New Orleans is nicknamed “The Big Easy” for a reason. It’s easy to fly in for a weekend, or in my case three nights, to experience a low-stress getaway filled with outrageously-delicious food, history, cool people and fun things to do whether you’re with friends, family or solo. Here’s a taste of what’s possible.
Where to Stay: International House Hotel
Those looking for a well-located New Orleans boutique hotel that embraces the city’s charm and traditions should consider International House Hotel. The French Quarter is only two blocks away which means that most sightseeing and eating can be done on foot. (Though you’ll certainly want to have hand-crafted cocktails by the “Spirit Handler,” inside the hotel’s Loa bar. “Loa” are Voodoo spirits after all!) Check the calendar to see if your stay overlaps one of their seven annual ritual events including Carnival and St. Joseph’s Day, among others. The 117 guest rooms, suites, and penthouses suit family, business, and leisure travelers equally well.
Things to Do in New Orleans
Mardi Gras World
Get an up-close look at the extraordinary thought and skill that goes into planning a Mardi Gras float at Mardi Gras World, the largest facility of its type in the world. The intricate float building process takes an entire year. Guest can get seriously close to the props and floats, and even watch the artists at work on new and repurposed props. Plan to stay at least for an hour and a half, and to join a tour during this time.
National WWII Museum
People come to New Orleans just to visit The National WWII Museum and I can definitely see why. U.S. Congress designated it America’s official WWII Museum. You can spend an entire day here immersing in history. Do not miss Beyond All Boundaries, produced by Tom Hanks, a 4-D cinematic experience that takes you through the war from start to finish. I recommend it at the beginning of your visit, if possible, as it’s a good refresher as to how WWII changed the world and at what cost.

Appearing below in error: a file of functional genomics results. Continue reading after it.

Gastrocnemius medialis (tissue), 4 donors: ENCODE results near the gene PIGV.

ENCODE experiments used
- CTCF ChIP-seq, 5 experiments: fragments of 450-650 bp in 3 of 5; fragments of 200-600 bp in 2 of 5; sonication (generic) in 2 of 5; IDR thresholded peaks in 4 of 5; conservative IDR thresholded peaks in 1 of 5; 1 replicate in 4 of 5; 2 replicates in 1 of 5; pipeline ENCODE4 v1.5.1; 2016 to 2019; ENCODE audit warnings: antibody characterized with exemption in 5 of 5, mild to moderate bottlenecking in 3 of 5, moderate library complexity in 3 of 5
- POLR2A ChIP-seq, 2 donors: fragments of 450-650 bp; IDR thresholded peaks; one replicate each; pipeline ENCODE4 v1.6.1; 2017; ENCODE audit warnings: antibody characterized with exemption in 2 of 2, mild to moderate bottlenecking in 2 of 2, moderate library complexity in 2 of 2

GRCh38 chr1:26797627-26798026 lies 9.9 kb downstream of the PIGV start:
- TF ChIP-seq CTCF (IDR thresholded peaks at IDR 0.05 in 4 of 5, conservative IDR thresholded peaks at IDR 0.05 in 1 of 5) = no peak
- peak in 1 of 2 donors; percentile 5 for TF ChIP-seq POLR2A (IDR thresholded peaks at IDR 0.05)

The museum is housed in four buildings that showcase various WWII themes through interactive experiences and even restored aircraft.
What I liked most about the National WWII Museum is while critical decisions made by world leaders are highlighted, so are the efforts everyday people which is largely what makes a visit such a moving experience. When the kids start studying WWII, put this on your family to-do list. Study the museum itineraries on the website beforehand so that you don’t miss anything.
The odds are that you’ll pass through Jackson Square on the way to scoring a famous Cafe du Monde beignet or while shopping in the French Quarter. You’ll see the statue of Andrew Jackson and the St. Louis Cathedral and know you’re in the right spot. During the day, artists gather around the square to create and sell artwork and handicrafts. Others play live music and busk. The atmosphere is bright, cherry and very New Orleans.
For quick bites to eat and souvenirs, head to the French Market. It’s a combination of a farmer’s market, craft market and flea market complete with really delicious food vendors selling dishes ranging from fresh oysters to jambalaya. The festive open-air market starts at Cafe du Monde and extends several blocks.
New Orleans’ most famous and historic neighborhood is full of fabulous restaurants and shops. It’s where many of the sights in this article are located but worth its own mention. Explore the French Quarter via ghost tours, food tours, voodoo tours, carriage rides or on your own while admiring the gorgeous architecture along the way (perhaps with a “go cup” in-hand).